Oregon's juvenile justice failure


The following op ed appeared in The Oregonian on April 18, 2015.

Opinion: Oregon's juvenile justice failure

By Steve Doell

No one following local news recently could have missed the shocking story of 17-year-old criminal predator Jaime Tinoco. Formally adjudicated (the juvenile equivalent of adult conviction) last summer of burglary and harassment in Washington County juvenile court, he was assessed by the juvenile department of that county as a low risk to re-offend, based on a risk assessment questionnaire that is used throughout the state. That evaluation led to a low-key probation that resulted in Tinoco's savage rape of a 39-year-old woman in Eugene after he walked away from a juvenile department field trip to a Ducks football game. Now Tinoco has been indicted for the brutal stabbing murder of 29-year-old mother-of-four Nicole Laube in another vicious attempted sexual assault in Washington County -- also while being "supervised" on juvenile probation.

It may be hard to get past the pain, anger and tears produced by these predatory crimes, and it is unlikely that the rape victim, her family and the surviving family members of the murder victim will ever do so.

But behind the grim headlines lies a bigger story. Oregon today has established itself as the national leader in "juvenile justice reform." Employing policies developed by East Coast anti-incarceration interest groups like the Annie E. Casey Foundation, our state casts itself as the future of cutting-edge juvenile justice policy. At taxpayer expense, Multnomah County juvenile authorities have even established their own juvenile justice reform institute, inviting authorities from around the nation to attend classes to promote our state's vision of juvenile justice reform.

The "reforms" advocated by the leaders of this movement, never advertised to the public at large, would leave most reasonable people at a loss for words.

The use of risk assessment tools, like the one that led to Tinoco's lax supervision and brutal crimes, is a case in point. Juvenile authorities throughout Oregon use a standardized questionnaire designed to predict an offender's future risk. The process is designed to replace the judgment of juvenile authorities such as judges and probation officers with a score generated by a risk assessment evaluation. The questionnaire, however, is dependent on the inherent truthfulness of the juvenile offender, a proposition that by itself should raise eyebrows when it involves criminal conduct.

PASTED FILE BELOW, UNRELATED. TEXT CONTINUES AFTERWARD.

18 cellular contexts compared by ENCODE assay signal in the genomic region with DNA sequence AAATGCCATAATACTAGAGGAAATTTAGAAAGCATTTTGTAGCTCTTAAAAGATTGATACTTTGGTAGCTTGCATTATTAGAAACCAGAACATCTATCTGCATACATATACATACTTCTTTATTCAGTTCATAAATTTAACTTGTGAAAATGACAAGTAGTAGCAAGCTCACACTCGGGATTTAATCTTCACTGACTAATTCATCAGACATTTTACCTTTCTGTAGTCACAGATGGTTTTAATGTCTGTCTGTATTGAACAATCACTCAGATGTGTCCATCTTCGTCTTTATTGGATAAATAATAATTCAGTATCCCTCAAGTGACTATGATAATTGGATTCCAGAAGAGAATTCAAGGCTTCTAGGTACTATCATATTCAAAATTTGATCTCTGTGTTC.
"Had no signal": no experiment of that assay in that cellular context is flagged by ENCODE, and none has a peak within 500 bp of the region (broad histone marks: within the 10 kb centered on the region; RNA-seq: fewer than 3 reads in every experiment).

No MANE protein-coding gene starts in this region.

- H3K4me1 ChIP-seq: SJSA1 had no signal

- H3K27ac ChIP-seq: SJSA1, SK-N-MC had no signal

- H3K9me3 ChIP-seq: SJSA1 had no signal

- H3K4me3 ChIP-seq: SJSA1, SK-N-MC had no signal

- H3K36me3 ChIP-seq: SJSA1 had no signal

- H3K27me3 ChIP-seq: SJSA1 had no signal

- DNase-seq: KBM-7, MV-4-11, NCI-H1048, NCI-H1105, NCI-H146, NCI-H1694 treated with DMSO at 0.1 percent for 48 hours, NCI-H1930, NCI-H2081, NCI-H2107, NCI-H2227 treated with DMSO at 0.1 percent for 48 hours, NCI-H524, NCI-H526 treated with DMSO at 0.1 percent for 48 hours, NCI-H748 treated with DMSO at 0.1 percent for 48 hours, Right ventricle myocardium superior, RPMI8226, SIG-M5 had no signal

Scientific validity tests show the predictive ability of the risk assessment tool used to evaluate Tinoco is only 70 percent, considered "poor to fair" in statistical terms. In layman's terms, juvenile authorities in Washington County decided to design Tinoco's level of supervision on a tool that is wrong in predicting future dangerousness in three cases out of 10. As late as April 1, the Washington County Juvenile Department continued to attempt to absolve itself from blame by pointing to its use of risk evaluations that, "regrettably," are not perfect.

That must be cold comfort to the families of Tinoco's victims.

The treatment of Tinoco by the Washington County Juvenile Department is only a single example of a statewide juvenile policy that has run off the rails, and one that has been carefully hidden from the public. In Multnomah County, for instance, the use of the same risk assessment tool has led local authorities to quietly dismiss almost 60 percent of all juvenile criminal cases on the day they are submitted by police. The emerging theory is that the best response to a juvenile crime is usually to take no action at all. Unlike our juvenile authorities, however, it would be hard to find a parent who believes that serious antisocial conduct such as crime should be ignored in 60 percent of cases.

And how have these brave new policies worked? In contrast to our adult system, which boasts some of the nation's lowest crime rates, Oregon's juvenile crime rates are among the highest in America. Perhaps it's time to conduct an open discussion with Oregonians about these policies.

Steve Doell is president of Crime Victims United of Oregon. His 12-year-old daughter, Lisa, was murdered in 1992 by a juvenile who was a stranger to her in Lake Oswego.

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